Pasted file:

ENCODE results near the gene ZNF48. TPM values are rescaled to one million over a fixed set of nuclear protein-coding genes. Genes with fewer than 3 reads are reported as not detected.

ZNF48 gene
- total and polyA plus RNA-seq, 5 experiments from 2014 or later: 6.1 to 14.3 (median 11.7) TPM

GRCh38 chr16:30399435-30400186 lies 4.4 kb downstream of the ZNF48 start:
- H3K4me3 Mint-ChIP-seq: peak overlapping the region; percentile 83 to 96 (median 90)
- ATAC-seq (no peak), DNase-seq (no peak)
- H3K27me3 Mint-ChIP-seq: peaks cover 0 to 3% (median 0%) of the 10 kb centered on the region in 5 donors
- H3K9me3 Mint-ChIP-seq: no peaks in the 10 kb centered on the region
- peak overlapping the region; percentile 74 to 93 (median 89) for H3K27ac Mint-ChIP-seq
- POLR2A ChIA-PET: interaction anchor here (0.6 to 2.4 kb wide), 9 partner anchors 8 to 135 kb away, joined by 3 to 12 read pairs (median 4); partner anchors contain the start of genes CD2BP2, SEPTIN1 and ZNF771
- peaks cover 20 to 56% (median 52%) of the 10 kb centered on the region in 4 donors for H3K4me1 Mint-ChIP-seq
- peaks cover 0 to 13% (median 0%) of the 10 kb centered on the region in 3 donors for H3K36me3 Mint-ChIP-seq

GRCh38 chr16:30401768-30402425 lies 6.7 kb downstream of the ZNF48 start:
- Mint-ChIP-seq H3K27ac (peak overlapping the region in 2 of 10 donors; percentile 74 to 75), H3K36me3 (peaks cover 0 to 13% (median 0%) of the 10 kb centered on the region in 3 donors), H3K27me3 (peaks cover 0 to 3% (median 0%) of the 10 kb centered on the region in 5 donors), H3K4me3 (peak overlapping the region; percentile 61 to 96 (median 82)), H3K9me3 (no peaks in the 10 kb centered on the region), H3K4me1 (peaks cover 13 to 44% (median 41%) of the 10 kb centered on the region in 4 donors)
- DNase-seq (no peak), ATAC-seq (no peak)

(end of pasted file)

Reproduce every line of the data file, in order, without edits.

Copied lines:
ENCODE results near the gene ZNF48. TPM values are rescaled to one million over a fixed set of nuclear protein-coding genes. Genes with fewer than 3 reads are reported as not detected.

ZNF48 gene
- total and polyA plus RNA-seq, 5 experiments from 2014 or later: 6.1 to 14.3 (median 11.7) TPM

GRCh38 chr16:30399435-30400186 lies 4.4 kb downstream of the ZNF48 start:
- H3K4me3 Mint-ChIP-seq: peak overlapping the region; percentile 83 to 96 (median 90)
- ATAC-seq (no peak), DNase-seq (no peak)
- H3K27me3 Mint-ChIP-seq: peaks cover 0 to 3% (median 0%) of the 10 kb centered on the region in 5 donors
- H3K9me3 Mint-ChIP-seq: no peaks in the 10 kb centered on the region
- peak overlapping the region; percentile 74 to 93 (median 89) for H3K27ac Mint-ChIP-seq
- POLR2A ChIA-PET: interaction anchor here (0.6 to 2.4 kb wide), 9 partner anchors 8 to 135 kb away, joined by 3 to 12 read pairs (median 4); partner anchors contain the start of genes CD2BP2, SEPTIN1 and ZNF771
- peaks cover 20 to 56% (median 52%) of the 10 kb centered on the region in 4 donors for H3K4me1 Mint-ChIP-seq
- peaks cover 0 to 13% (median 0%) of the 10 kb centered on the region in 3 donors for H3K36me3 Mint-ChIP-seq

GRCh38 chr16:30401768-30402425 lies 6.7 kb downstream of the ZNF48 start:
- Mint-ChIP-seq H3K27ac (peak overlapping the region in 2 of 10 donors; percentile 74 to 75), H3K36me3 (peaks cover 0 to 13% (median 0%) of the 10 kb centered on the region in 3 donors), H3K27me3 (peaks cover 0 to 3% (median 0%) of the 10 kb centered on the region in 5 donors), H3K4me3 (peak overlapping the region; percentile 61 to 96 (median 82)), H3K9me3 (no peaks in the 10 kb centered on the region), H3K4me1 (peaks cover 13 to 44% (median 41%) of the 10 kb centered on the region in 4 donors)
- DNase-seq (no peak), ATAC-seq (no peak)